Can any of you decipher the Chinese characters on this cube, which was bought in an antiques shop in Bucharest. The characters look like Small Seal Script to me.
Four of them have “之印” (seal of someone) on the left column. The top center one looks like “廟里之印”. I’m not completely sure about others though.
i checked here for small seal script examples: http://commons.wikimedia.org/wiki/Category:Seal_script
top-left cube in its bottom-right square has a silk radical, possibly combined with 子 on the right, but i don’t know of such a character
bottom-right cube in bottom-right square looks like 害, but i’m not sure.
bottom-middle cube, bottom-right square looks like 析
bottom-right cube, top-left square looks like 儿
top-right, top-right has 聿, but i can’t figure out the radical
Cubes numbered this way:
1 2 3
4 5 6
君宜子孫, a very common old auspicious saying, basically “you will have lots of offspring” (well, not the past 30 years).
You can find two images with this phrase on Google. I’m not sure why this side of the cube reads from left column to right, because the others are most certainly the other way around, which is more traditional (as Hotball points out with 廟里之印).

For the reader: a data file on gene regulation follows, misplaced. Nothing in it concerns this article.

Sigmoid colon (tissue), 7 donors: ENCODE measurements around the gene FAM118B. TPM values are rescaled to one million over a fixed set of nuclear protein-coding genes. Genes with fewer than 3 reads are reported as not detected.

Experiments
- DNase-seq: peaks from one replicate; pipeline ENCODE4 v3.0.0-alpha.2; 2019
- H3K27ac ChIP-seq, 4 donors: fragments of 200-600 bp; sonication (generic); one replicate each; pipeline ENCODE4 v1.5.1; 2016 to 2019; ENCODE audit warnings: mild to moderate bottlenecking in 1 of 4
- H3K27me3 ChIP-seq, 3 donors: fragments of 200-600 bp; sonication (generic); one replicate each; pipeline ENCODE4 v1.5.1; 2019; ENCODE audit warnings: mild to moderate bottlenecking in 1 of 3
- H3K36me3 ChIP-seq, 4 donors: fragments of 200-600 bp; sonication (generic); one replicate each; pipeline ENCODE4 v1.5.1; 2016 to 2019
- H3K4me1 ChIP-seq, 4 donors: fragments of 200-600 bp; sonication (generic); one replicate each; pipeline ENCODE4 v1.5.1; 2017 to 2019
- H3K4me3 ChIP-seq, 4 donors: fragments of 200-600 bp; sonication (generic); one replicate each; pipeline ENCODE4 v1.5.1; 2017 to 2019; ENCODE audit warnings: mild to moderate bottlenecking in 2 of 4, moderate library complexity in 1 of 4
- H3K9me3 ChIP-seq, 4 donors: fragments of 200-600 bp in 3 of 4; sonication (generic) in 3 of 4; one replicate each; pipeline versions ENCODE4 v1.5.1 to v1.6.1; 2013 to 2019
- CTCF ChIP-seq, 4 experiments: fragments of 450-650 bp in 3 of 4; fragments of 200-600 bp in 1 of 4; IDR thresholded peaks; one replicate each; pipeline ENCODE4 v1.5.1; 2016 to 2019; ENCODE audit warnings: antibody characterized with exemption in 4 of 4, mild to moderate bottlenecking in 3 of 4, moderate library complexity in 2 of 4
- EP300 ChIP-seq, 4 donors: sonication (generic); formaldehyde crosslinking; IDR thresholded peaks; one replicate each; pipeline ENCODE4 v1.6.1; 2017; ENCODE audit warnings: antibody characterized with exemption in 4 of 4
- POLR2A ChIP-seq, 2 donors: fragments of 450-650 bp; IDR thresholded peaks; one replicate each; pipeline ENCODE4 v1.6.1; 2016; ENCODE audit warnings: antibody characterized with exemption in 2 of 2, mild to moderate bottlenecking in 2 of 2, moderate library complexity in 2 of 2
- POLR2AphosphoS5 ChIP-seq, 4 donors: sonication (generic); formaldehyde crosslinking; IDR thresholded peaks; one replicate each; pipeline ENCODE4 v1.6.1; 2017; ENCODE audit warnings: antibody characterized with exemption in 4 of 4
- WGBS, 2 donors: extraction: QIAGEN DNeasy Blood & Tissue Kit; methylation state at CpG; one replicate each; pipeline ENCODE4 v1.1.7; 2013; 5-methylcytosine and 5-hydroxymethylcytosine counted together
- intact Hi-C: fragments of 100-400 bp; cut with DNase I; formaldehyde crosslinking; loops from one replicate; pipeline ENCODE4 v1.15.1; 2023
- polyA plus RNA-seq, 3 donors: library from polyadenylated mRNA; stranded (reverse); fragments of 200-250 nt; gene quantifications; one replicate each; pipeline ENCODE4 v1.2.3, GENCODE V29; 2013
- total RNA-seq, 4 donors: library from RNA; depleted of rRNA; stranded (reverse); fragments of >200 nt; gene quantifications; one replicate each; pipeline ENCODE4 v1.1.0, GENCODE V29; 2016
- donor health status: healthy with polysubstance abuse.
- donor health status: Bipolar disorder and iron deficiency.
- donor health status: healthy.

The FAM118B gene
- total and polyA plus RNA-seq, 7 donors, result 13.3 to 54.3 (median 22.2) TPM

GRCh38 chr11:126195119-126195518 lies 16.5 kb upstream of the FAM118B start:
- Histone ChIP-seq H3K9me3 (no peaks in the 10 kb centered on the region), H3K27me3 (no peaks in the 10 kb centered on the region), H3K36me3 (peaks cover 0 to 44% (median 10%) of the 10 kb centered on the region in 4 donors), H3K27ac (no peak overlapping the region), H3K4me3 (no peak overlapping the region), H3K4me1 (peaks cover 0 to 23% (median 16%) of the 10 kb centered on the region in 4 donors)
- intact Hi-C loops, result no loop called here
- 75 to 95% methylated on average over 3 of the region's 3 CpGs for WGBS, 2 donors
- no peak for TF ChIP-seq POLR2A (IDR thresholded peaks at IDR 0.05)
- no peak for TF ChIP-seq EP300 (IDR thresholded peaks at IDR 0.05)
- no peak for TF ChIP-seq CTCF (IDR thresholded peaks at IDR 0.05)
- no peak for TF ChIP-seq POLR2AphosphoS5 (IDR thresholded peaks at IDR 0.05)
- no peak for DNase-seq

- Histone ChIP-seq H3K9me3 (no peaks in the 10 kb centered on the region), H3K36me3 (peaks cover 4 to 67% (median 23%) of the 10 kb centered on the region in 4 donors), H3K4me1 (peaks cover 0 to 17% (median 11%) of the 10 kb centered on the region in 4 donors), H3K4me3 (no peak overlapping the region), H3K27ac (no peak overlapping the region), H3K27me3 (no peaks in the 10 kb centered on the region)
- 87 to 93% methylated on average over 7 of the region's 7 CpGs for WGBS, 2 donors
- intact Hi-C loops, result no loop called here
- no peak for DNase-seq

Top R — 將? Not many characters come with the 爿 radical that fit the bill.
Bottom R — 舉?
Bottom R — Looks like 周
Top R — Definitely 張
Top R — Looks like 易
http://www.zdic.net collects images of scripts ancient and modern for those who can use a Chinese-Chinese dictionary (under the 字源字形 tab). However, it only shows one version (presumably the most common/official/representative) from each script, if one is available.
Could this cube have been a mold for making seals/stamps? They’re all showing they’re positive sides, and the 之印 makes it clear most sides of the cube are seals, but not sure if these are personal seals or what. Fun stuff!
Go to Omniglot.com
Omniglot blog is powered by
and Comments RSS
Copyright © 2008. All right reserved. Theme Design by Good Design Web